Cirkus Arnardo returned to Molde yesterday in their 67th season of business. Of the three circuses in Norway, Arnardo is the only one on tour this year.
By MATTHEW LUNN and GEORG PANZER (photo)
At about 300 kroner per person, a trip to the circus will cost around twice what going to the cinema would. With the exclusion of circus mainstays such as elephants, sea lions, and other wild animals, the unfortunate question of whether circuses are still viable entertainment had to be raised.
What I saw was enough of an answer to satisfy myself, at least:
The children were lined up waiting for the gates to open. They were quite literally jumping with joy. When finally allowed in, a rush for circus classics such as cotton candy and light-up toys ensued. The smells of popcorn and horses in the air brought back nostalgic feelings to anyone whose parents had taken them to the circus when they were younger.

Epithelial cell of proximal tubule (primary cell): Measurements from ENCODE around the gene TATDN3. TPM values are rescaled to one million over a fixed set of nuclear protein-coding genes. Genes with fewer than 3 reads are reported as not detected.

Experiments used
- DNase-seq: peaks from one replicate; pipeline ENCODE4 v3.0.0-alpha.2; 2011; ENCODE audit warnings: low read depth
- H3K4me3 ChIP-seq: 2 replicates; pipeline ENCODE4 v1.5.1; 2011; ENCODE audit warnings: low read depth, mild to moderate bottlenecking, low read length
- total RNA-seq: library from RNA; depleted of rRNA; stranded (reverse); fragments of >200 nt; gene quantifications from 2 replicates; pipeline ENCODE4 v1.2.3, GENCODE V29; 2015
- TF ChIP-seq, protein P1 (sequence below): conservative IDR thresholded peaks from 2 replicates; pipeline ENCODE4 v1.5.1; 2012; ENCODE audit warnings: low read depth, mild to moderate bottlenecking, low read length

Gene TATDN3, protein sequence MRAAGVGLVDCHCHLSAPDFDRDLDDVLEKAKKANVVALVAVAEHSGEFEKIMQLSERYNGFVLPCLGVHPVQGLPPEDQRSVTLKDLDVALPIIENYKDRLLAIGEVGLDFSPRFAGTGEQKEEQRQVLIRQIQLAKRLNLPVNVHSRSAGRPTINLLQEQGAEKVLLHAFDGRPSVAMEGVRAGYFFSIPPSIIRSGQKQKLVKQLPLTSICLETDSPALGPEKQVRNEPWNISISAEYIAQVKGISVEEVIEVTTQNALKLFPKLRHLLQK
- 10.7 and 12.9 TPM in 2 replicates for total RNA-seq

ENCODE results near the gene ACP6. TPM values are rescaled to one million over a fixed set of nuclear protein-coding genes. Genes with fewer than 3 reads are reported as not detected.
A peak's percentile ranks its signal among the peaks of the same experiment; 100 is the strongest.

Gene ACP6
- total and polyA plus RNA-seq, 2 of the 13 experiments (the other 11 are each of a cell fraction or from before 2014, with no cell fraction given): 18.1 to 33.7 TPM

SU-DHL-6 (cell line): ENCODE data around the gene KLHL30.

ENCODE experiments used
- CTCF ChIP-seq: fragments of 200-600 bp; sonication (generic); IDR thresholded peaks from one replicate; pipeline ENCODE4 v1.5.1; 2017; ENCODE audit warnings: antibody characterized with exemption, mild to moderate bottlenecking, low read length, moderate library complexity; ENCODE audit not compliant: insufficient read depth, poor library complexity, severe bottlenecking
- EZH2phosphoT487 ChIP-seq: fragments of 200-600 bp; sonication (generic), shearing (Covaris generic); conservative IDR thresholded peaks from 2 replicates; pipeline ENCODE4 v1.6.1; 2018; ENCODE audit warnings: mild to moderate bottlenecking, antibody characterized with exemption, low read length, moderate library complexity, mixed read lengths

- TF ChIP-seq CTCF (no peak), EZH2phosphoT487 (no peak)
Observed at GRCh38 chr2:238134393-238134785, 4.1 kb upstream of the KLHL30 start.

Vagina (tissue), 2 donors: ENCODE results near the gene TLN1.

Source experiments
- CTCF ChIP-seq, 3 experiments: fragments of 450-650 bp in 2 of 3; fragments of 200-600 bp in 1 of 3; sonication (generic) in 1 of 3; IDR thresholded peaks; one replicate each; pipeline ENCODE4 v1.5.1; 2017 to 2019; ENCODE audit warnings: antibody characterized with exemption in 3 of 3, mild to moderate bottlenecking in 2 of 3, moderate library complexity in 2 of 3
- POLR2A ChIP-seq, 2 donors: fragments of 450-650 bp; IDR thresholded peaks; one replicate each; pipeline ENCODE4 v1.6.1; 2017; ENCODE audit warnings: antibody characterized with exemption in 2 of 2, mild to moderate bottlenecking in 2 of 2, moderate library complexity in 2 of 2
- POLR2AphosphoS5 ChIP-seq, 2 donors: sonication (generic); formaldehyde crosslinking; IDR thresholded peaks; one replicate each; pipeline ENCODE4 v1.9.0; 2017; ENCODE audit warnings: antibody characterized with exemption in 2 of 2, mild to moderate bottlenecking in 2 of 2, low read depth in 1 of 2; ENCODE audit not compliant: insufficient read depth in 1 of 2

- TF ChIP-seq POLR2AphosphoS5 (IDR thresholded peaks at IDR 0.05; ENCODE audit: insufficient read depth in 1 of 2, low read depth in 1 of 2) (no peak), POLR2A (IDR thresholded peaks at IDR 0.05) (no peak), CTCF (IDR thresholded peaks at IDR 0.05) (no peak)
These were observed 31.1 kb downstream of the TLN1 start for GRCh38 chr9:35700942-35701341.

When asked about his goals, circus director Are Arnardo was quick to answer. “I want to keep the same feel from when my grandfather ran the show.” Though Mr. Arnardo cites a few modernizations, such as social media advertising and online ticket sales, the old-school circus feel was alive and well inside the tent.
New attractions have been introduced as well. At one point, a Danish “professional pickpocket” took the stage, announcing that he was worried some of the audience members might be missing some of their personal belongings. He then proceeded to walk through the stands and return cigarettes, mobile phones, wallets, and keys to his unsuspecting victims.
While it may not be the optimal entertainment for a date night, it was quite apparent that the family environment still makes it a wonderful place to take your kids.